It is election time once again. It is the time when the common man becomes the center of attraction and is at the giving end for once. And give he should, but he needs to give after careful thought, analysis, questioning and deliberation. For the vote he gives now can determine the fate of our heritage city, not just for the next five years but also for much longer. We need to remember that five years may not be enough for one to do everything that a city needs, but it surely is enough time for unscrupulous people to destroy what little good the city boasts of.
How does one decide on whom to give our vote for? How can we evaluate the people who are standing for the corporation elections and select the best candidate? A lot of people I interact with are quick to bemoan the fact that they are left with very poor choices. They are concerned that the quality of our political system has degenerated to such an extent that they cannot get anyone who is truly capable of delivering on good governance. Personally, I think this is just an excuse that we are all giving ourselves. This indifferent attitude can only end up worsening our democracy. We need to understand that the only cure for ‘bad democracy’ is ‘more democracy’. True democracy can emerge and work only when the average citizen engages fully and intentionally with the system. Elections are an excellent beginning point for us to do so. This is the best opportunity that we can get to begin making a change. And how can we do this?
The first step is for all eligible persons over 18 years to get registered as voters. Once we have done this, then it is time for us not just to vote but also to vote smartly. And this entails knowing our candidates and getting to know how much they know about policy, politics and governance. We need to know which party the candidate belongs to, what is their ideology, how do they view governance, what their manifesto commitments are and how will they ensure that they deliver on their poll promises. We also need to know the educational qualifications of the candidates, their political experience, whether they were involved in any scam or scandal or if they have any criminal background and also their source of income. When the candidates come seeking votes, we need to ask them a few questions too. We need to know from them if they know their Ward well, if they know the demographics, the civic amenities available and not available, the problems of the City in general and the Ward in particular. We need to know if they know and understand the JNURM scheme, their views on urban poverty, urban health issues and the problems of the poor and marginalized. How do they plan to solve issues of housing, drinking water and sanitation, transportation, roads and road safety, problems of the slum dwellers and migrants? We need to elicit their views on developing the economic and tourist potential of Mysore. We also need to know from them how they plan to retain the heritage status of Mysore and how committed they are to environmental issues. And we also need to know how they plan to handle issues of land encroachments and land sharks. We need to ask them if they are aware of the 73rd and 74th amendments to the Indian Constitution that empowers ordinary citizens like us with the power to participate in governance. We need to know their views on ‘Ward Committees’ and ‘Ward Sabhas’ and if they will value, respect and honour them if formed.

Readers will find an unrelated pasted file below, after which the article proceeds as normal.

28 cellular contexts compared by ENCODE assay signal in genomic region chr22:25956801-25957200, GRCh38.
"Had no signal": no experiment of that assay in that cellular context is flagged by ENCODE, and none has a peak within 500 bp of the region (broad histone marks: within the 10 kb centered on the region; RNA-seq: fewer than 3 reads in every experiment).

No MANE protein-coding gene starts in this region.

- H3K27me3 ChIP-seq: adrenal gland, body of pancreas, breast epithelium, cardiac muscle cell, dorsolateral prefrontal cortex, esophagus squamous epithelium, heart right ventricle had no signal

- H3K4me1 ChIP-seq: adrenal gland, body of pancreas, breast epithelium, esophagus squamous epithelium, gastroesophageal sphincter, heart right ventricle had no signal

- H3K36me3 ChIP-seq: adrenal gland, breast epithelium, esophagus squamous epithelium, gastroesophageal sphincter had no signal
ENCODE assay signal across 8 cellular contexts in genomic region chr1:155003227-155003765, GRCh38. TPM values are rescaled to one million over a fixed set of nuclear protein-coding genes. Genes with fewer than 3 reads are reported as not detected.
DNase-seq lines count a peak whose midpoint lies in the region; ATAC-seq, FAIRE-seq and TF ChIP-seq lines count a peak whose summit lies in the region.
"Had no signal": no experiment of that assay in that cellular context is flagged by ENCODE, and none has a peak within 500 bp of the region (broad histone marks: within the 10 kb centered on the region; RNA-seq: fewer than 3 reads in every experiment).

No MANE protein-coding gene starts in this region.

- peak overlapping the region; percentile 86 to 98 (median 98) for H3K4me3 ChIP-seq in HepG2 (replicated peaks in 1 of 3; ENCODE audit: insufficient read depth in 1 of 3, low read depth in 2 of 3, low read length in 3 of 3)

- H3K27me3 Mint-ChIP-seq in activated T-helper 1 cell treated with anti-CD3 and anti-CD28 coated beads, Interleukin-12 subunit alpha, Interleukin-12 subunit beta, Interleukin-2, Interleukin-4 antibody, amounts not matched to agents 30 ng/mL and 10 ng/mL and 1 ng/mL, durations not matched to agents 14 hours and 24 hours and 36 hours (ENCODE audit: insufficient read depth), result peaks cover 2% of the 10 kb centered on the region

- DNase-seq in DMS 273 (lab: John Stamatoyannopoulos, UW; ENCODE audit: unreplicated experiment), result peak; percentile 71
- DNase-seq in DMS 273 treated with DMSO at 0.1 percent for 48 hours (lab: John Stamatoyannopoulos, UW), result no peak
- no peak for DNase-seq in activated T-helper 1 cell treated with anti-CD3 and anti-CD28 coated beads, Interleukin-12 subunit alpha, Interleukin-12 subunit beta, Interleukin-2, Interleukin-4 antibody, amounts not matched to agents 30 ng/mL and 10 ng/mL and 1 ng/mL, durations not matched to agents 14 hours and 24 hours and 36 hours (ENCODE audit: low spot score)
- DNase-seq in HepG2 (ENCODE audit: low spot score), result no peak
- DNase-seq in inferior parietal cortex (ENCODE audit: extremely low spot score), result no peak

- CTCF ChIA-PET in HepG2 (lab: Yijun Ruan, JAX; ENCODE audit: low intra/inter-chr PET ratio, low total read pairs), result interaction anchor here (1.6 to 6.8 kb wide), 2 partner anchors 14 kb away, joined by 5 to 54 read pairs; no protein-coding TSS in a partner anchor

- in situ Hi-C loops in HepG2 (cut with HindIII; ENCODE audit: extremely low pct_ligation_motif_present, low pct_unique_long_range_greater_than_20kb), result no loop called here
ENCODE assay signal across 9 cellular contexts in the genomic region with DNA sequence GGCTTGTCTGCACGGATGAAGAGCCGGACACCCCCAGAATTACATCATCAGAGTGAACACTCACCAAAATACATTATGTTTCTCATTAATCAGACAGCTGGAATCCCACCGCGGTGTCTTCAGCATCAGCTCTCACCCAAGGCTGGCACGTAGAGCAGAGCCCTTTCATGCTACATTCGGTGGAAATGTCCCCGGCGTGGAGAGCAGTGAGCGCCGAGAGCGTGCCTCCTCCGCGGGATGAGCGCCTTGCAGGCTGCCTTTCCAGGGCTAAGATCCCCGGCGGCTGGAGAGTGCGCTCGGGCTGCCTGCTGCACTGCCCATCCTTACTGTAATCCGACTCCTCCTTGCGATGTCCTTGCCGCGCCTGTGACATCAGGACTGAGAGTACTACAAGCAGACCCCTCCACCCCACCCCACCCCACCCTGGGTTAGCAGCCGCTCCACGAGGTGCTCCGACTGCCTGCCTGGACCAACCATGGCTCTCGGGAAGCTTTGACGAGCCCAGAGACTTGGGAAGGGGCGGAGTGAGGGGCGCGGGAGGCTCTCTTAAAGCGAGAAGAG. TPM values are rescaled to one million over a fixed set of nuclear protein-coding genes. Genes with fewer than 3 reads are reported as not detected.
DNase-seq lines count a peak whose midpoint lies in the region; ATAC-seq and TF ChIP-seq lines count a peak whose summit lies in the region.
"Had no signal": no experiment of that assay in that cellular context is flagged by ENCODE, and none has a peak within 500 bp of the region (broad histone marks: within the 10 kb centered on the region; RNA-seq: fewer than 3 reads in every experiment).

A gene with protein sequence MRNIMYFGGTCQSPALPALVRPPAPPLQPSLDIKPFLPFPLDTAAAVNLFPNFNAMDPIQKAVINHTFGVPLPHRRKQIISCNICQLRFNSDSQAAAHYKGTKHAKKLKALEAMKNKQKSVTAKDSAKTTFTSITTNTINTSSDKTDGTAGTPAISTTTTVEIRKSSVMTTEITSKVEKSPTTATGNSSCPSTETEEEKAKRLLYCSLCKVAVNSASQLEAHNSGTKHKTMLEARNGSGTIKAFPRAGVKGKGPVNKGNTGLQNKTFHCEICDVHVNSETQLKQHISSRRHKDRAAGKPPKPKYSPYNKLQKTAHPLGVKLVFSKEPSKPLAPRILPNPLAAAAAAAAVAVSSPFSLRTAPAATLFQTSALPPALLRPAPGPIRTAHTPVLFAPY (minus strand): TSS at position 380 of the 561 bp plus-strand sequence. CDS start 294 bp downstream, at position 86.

Based on the answers that they give, we need to decide on whom to cast our valuable vote. Let us remember that this kind of engagement will get all the major political parties to reconsider the basis on which they distribute their B-forms. Politics also follows the principles of ‘supply’ and ‘demand’. Once we demand good, qualified and committed candidates, the parties too will have to respond with supplying us such people.
We need to also understand that democracy can work only when we citizens continue our engagement with the elected bodies even after the elections are over. We need to keep the pressure on them by forming citizens’ groups that can act as watchdogs over the administration. Only when we sustain the pressure and hold them accountable can we expect things to change and good governance to become a way of life for both our politicians and the citizens.
Let us all join hands and promise ourselves that the time to change is now, and the change has to begin with each one of us.